I've been talking to a close friend of mine lately about marriage. The couple is wanting to live together first before jumping into this big commitment. As I listen to them, I understand where they are coming from, but I also know what I have been taught all my life; "Wait until you are married."
My mom and dad were married in 1956. My mom was 18, and had just graduated from high school. My dad was a bit older, and had just finished his basic training in the Air Force. The couple never lived together before they were married. They will be celebrating 57 wonderful years together this August.
My husband's parents were also married in 1956. My mother in law was still in high school, and my father in law had just joined the Army and was heading to basic training. Sadly, my father in law died this past September, but they spent almost 57 wonderful years together.
My husband and I met in August of 1982. He was in Florida vacationing and had come to church, where we met for the first time. About two weeks later, we literally bumped into each other at Brigham Young University in Provo, Utah. We started dating, got engaged in December of 1982 and married 4 May 1983. We will be celebrating our 30th anniversary in a couple of months, and have been and are still very happy.
Today, it is very popular for couples to live together before they make that big commitment. They want to see if they can get along together before they actually get married. As I said before, I can understand their thinking, but if they look at statistics, they might be surprised.
Michael McManus, author of the book, Marriage savers, says, "Statistically speaking, living together is not a trial of marriage, but rather a training for divorce." He goes on to give some statistics. "The number of unmarried couples living together soared 12-fold from 430,000 in 1960 to 5.4 million in 2005. Couples who do marry after living together are 50% more likely to divorce than those who did not."
On another website I read this, "Couples who live together to see if marriage is a good idea may be most prone to later disaster. It's possible that if you feel the need to 'test' the relationship, you may already know in your heart of hearts that it's not meant to be. Cohabiters may be more apt to divorce, particularly if they've lived with several people in the past--one study found that serial female cohabiters have divorce rate that are twice as high as women who cohabited once, with the man that became their husband." I found that quite interesting.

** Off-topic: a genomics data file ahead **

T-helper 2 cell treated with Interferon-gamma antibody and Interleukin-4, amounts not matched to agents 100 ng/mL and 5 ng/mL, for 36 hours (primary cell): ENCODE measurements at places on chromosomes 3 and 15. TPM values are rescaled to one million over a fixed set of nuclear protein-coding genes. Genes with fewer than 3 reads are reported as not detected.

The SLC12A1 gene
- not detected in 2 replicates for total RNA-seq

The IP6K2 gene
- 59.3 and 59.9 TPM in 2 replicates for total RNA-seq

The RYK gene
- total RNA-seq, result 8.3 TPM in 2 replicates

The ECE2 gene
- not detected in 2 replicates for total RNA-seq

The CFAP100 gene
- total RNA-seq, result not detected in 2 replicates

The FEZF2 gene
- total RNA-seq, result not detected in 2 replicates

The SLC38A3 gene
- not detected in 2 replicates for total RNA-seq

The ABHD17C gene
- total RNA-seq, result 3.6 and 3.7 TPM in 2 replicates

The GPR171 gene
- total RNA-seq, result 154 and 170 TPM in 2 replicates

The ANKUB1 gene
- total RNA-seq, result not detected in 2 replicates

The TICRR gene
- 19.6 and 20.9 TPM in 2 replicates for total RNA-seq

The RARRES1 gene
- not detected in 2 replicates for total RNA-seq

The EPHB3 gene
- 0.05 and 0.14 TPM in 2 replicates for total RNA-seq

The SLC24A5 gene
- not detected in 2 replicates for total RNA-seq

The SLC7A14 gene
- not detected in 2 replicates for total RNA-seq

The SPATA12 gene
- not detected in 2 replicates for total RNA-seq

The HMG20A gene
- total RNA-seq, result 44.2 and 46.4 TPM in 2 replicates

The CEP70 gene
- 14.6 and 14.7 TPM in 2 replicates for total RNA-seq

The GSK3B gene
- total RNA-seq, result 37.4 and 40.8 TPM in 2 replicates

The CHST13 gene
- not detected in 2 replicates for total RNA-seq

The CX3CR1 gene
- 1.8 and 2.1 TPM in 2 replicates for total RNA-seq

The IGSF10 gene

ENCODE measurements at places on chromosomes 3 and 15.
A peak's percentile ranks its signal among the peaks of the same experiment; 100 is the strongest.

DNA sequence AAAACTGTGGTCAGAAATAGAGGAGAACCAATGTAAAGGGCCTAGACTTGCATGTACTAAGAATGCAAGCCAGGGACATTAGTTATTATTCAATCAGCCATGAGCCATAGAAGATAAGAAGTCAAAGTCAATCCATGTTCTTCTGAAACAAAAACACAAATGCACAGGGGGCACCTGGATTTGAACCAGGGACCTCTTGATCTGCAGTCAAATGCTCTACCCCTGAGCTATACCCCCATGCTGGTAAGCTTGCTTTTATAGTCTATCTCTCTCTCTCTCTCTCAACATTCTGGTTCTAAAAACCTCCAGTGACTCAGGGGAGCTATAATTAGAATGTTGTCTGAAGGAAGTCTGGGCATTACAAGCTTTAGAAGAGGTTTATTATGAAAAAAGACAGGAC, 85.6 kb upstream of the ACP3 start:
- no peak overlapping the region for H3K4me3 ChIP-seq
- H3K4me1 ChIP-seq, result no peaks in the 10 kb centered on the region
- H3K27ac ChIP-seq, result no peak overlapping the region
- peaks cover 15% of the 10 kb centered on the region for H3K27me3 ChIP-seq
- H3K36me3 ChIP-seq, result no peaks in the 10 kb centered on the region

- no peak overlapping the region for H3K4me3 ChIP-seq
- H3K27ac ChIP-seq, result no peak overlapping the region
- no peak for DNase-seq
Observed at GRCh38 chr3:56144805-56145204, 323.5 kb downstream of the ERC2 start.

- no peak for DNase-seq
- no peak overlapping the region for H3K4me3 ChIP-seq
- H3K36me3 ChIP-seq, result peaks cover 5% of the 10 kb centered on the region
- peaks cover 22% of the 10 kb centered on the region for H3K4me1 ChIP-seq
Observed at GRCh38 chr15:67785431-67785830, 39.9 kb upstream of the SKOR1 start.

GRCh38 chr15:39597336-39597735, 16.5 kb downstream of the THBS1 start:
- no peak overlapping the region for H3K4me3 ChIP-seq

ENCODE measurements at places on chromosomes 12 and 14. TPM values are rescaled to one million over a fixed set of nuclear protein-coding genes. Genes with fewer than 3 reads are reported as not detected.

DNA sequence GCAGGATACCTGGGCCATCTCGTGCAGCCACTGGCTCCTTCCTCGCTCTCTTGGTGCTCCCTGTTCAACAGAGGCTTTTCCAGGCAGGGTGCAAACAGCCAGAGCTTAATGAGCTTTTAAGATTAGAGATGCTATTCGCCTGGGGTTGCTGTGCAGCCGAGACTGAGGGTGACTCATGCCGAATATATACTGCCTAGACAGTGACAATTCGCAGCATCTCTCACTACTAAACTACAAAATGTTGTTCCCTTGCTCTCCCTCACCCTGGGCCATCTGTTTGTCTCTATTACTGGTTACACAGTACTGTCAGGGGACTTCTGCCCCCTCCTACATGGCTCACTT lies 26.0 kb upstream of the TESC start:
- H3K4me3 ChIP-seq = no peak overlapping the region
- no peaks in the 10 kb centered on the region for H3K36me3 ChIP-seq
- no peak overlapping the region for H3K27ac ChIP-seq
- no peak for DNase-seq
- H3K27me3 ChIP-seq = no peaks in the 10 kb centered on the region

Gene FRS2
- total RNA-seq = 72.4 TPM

I researched the divorce rate in the United States over the past, and this is what I found. Between 1867 and 1900 the divorce rate rose from 3% to 7%. Divorce slowly rose until the 1970's when it skyrocketed, and by 1985 the divorce rate was at 50%. Several factors attribute to the jump in divorce, one being that it became easier to get one. But something else happened in the 1970's--cohabitation was obscure and even taboo until the 1970's. Hmmmm..., interesting that the divorce rate jumped about the same time that society started to accept living together.
I'm not saying that just because you live together and then get married, you are doomed for divorce, or if you don't live together before you marry, it won't end in a divorce. Marriage is something that should be taking very seriously. It is also something that both of you need to work at. Both should give 100% effort. It is not 50/50. It is 100/100; your all!
I am glad my husband and I waited, and did not live together before we were married. I believe that is one reason we have such a strong marriage. Both of us are committed to each other, and that is how it should be.
I hope and pray, that Bill and I will always be close as a couple. I also hope my friend does some real soul searching before plunging into the living together thing. Making that commitment toward marriage is a HUGE thing, but one that I feel can be decided on without cohabitating.